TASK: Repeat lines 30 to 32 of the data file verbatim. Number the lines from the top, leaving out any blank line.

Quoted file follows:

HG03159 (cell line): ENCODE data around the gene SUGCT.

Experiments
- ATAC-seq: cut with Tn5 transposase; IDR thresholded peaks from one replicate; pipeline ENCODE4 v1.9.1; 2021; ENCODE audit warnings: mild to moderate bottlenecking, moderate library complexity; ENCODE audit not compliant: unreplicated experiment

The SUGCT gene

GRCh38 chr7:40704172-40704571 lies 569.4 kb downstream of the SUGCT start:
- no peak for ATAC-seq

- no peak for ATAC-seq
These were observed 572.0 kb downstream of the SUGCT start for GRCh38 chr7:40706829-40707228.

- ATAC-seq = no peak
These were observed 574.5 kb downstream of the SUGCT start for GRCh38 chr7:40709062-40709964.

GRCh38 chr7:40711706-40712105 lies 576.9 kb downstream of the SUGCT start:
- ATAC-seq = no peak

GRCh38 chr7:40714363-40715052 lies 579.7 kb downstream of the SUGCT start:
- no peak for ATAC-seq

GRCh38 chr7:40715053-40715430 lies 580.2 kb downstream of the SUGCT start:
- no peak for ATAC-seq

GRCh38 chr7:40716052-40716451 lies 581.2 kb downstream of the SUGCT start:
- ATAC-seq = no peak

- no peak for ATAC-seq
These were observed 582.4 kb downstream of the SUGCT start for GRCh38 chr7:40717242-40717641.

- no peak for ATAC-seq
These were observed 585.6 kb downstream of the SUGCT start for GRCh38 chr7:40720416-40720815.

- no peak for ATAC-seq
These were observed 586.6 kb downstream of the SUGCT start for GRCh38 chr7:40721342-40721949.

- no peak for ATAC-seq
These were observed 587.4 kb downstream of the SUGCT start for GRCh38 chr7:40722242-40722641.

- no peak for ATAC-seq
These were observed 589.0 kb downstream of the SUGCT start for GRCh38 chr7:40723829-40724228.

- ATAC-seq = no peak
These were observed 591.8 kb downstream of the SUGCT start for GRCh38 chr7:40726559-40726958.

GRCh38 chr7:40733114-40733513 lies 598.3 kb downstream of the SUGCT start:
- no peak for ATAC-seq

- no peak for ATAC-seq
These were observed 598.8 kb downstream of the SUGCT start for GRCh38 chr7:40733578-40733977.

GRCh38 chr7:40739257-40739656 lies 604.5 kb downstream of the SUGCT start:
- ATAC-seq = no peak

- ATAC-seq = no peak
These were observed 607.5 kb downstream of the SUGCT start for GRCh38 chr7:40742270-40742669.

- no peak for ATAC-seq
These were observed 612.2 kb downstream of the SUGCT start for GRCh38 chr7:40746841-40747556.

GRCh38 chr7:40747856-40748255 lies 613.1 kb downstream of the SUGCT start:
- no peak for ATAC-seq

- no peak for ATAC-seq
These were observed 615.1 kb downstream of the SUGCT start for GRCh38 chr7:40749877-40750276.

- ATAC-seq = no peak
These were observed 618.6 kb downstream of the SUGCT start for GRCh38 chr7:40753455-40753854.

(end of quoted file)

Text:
These were observed 591.8 kb downstream of the SUGCT start for GRCh38 chr7:40726559-40726958.

GRCh38 chr7:40733114-40733513 lies 598.3 kb downstream of the SUGCT start:
- no peak for ATAC-seq